Karen took about 10 minutes to herself in the solitude of her own bathroom, still scented with the lavender essential oil she put behind her ear an hour ago. How the kids are downstairs not making any noise after breakfast was beyond Karen, but she took it. She didn’t hear any bowls being thrown at the wall, or at another kid, so that’s pretty much a win. She found her phone on the counter next to the toilet, naturally, and started to dial her mom. As soon as she realized her mistake she put down her phone and held her head in her hands, sitting on the bathroom floor. It was so easy to forget that her mom had passed away several years ago–it felt like she was with Karen wherever she went. She decided to text her friend instead. “Meet after the kids get dropped off at school?” She asked, and headed back downstairs to check on the suspicious silence, shoving her phone in her sports bra. “It’s all downhill from here.” She told herself, as she thought about dropping the two oldest off at school. She just had to get past the uphill climb first. Karen received a message back from Karyn that said “Sure thing, my place?” And another one shortly after that said “Tea or wine?” And then another that said “Just kidding, I know your favorite is vodka.” Which made Karen laugh, because they both know that they haven’t had a sip of alcohol in years, heck they don’t even drink caffeine.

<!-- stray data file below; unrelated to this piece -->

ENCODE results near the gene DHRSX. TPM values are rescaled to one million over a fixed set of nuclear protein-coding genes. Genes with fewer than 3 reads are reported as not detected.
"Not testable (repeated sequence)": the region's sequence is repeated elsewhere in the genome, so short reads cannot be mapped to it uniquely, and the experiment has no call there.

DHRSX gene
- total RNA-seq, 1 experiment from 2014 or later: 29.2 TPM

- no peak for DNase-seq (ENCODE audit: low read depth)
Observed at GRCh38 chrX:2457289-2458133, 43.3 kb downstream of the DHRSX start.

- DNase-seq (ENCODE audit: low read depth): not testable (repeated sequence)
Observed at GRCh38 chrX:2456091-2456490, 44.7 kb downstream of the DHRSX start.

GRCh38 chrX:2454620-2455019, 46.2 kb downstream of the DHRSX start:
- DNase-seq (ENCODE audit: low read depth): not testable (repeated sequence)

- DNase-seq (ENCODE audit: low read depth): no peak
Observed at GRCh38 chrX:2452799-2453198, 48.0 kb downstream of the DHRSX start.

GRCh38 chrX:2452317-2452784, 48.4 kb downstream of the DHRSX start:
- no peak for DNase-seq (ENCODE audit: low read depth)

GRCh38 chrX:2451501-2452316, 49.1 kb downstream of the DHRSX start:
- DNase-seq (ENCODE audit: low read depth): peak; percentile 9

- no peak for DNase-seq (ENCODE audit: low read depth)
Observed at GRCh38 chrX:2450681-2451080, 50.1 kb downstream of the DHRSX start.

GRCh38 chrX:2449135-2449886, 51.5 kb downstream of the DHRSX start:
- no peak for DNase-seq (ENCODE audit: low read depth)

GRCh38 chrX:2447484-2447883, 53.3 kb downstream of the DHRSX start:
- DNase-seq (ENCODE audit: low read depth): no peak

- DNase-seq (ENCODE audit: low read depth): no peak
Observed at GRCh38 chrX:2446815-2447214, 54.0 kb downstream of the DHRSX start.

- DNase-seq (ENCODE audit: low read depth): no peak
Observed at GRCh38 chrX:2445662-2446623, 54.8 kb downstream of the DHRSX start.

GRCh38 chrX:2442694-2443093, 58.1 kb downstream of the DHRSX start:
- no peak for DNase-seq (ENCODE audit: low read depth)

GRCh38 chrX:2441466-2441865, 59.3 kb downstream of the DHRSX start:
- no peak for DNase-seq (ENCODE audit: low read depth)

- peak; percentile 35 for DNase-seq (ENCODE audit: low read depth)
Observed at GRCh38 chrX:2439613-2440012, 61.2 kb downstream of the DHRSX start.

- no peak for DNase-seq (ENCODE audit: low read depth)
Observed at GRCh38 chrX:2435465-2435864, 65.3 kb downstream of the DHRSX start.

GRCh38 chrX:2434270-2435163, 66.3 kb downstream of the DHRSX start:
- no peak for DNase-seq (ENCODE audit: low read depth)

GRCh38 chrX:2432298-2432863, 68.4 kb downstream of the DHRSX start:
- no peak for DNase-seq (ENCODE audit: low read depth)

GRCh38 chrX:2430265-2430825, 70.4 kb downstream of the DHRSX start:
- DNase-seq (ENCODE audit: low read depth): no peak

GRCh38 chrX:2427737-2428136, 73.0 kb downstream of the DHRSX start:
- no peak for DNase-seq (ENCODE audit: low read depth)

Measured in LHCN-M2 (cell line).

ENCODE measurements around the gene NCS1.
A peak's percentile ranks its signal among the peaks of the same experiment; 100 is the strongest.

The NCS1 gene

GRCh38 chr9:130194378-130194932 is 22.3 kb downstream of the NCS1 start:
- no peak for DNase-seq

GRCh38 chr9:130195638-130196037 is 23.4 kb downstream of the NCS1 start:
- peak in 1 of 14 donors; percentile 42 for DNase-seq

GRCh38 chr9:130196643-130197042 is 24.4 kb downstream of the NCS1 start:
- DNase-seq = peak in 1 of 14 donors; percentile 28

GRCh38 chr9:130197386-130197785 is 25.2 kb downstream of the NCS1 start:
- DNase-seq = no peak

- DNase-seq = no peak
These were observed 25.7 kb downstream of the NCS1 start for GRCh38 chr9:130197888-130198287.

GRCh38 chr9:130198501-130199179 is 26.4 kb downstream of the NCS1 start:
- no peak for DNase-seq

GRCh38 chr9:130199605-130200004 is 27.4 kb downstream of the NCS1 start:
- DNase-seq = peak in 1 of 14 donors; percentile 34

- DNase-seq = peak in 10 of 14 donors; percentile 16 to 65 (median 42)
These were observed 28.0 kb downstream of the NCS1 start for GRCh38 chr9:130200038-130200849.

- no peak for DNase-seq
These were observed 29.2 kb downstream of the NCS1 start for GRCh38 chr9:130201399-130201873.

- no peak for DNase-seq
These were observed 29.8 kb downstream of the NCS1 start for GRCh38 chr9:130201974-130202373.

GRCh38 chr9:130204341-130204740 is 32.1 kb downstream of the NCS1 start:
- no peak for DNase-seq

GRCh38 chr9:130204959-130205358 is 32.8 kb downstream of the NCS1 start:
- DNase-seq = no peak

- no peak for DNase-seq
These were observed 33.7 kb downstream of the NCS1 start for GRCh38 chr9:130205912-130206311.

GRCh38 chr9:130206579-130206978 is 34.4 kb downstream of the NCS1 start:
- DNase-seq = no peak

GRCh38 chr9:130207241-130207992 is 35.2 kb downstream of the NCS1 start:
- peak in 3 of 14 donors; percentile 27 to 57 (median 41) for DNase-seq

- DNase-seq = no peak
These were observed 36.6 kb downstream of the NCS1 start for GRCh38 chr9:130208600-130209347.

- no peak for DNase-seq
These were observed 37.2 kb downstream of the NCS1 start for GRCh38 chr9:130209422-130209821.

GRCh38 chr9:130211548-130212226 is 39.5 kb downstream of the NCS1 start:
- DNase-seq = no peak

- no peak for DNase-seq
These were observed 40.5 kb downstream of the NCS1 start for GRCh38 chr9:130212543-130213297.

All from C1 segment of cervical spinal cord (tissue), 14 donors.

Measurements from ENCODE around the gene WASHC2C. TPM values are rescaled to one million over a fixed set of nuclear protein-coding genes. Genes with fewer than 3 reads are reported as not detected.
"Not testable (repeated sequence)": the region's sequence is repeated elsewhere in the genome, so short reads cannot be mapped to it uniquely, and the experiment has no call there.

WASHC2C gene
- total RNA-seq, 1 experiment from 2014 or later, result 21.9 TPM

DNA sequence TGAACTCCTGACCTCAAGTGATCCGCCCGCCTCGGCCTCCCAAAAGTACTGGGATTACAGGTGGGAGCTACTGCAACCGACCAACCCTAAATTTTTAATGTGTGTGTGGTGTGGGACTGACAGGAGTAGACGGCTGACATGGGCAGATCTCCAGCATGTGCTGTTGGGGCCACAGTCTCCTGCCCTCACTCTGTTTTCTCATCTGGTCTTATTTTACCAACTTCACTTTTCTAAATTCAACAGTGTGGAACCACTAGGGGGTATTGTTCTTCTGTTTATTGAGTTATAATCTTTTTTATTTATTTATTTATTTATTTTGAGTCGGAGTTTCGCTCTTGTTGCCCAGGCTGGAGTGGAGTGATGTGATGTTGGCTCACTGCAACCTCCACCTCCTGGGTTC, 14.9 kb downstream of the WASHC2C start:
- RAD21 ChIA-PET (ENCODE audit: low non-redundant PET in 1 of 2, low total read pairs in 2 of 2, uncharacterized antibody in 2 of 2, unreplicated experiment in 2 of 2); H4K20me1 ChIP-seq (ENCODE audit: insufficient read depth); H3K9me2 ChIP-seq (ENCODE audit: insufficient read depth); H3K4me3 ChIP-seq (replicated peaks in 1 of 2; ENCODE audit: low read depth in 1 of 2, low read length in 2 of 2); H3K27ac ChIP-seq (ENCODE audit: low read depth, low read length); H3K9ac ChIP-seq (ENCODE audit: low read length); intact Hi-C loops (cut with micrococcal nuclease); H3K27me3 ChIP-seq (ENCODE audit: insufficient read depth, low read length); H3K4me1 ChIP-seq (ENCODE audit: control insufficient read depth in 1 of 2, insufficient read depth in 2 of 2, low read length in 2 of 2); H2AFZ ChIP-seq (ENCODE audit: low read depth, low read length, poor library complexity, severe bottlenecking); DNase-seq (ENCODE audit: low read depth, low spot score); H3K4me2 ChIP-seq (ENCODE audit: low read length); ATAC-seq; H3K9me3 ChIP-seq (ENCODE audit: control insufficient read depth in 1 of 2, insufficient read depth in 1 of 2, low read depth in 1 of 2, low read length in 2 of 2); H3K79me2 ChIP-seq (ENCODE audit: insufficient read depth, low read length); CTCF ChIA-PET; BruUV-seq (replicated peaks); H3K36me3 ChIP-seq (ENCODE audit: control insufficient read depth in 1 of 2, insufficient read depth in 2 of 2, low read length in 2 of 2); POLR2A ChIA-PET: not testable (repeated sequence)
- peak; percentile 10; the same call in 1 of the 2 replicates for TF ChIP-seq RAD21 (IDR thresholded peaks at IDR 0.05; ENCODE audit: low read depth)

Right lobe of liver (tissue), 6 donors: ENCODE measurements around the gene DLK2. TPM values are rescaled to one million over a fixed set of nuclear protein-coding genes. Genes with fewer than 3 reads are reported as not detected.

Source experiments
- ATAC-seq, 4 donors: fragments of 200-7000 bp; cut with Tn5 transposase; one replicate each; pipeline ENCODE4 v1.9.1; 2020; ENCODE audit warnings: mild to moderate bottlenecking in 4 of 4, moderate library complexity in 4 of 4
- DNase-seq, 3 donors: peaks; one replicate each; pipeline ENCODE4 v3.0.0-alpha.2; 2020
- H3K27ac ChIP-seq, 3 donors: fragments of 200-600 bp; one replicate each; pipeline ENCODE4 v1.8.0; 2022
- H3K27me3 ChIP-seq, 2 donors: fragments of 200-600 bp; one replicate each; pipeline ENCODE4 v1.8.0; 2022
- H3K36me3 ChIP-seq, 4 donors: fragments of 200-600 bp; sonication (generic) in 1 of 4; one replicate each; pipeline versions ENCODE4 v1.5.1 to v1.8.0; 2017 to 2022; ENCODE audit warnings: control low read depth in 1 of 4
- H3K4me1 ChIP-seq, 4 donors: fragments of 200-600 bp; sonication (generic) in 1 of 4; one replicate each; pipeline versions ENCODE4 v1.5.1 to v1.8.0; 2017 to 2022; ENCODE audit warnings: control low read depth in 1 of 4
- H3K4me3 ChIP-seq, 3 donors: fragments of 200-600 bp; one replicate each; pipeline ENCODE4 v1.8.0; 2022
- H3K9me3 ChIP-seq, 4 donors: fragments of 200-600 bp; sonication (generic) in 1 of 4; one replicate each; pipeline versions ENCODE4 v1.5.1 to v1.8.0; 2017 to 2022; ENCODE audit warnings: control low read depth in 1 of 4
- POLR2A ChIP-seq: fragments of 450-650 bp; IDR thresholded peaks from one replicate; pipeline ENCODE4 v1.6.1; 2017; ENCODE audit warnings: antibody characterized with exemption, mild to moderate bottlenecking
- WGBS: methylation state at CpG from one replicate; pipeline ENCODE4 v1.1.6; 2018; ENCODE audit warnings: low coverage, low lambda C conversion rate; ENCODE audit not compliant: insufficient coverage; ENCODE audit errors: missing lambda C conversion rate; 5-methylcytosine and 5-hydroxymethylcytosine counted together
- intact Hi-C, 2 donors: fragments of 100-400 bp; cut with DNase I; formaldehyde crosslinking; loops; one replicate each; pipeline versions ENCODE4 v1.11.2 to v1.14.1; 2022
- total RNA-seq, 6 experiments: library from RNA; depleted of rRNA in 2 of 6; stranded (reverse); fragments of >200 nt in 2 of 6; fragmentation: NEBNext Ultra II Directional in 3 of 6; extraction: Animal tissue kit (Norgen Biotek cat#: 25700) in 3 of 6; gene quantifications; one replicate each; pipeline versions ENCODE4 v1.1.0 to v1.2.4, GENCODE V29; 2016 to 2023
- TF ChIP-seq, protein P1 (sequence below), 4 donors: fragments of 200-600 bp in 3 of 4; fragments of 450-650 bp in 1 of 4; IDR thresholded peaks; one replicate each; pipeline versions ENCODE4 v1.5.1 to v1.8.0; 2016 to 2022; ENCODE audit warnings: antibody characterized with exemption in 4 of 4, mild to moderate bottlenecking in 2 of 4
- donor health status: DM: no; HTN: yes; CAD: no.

Karyn’s kids finally woke up, and she knows exactly the time that they did because the daily rhythm that couldn’t be described as anything less than a herd of elephants made its way to her. This could also be heard by the neighbor anticipating a quiet cup of coffee on his deck–no such luck pal–should’ve gotten up earlier like I did, Karyn flung her hair as she turned around with open arms, awaiting a good tackle. Her two boys, Ryan and James, leaped through the air into their moms’ auspicious arms. They weren’t usually in such a good mood, Karyn thought, I wonder what they’re up to. She quickly found out when one of them pulled her along by her arm to their shared bedroom. The 6 and 7-year-old were proud to show her the clothes that they had picked out all by themselves for school that day. Through gritted teeth, Karyn smiled and nodded her approval. She has been trying for months to get them to help her out with the morning routine, and she just couldn’t let them see how disturbed she was with their clothing choices. I mean, why would she be mad about sending her children to school in bright orange shirts that say “just escaped detention”? Their dad thought it was hilarious when he bought the shirts for the boys–she, on the other hand, had no plans of actually allowing them to be worn to school. Karyn did not squeeze enough patience out of her bible this morning to engage in an argument with children, so she continued to grit her smiley teeth, and slowly backed out of the room as they delighted in her acceptance.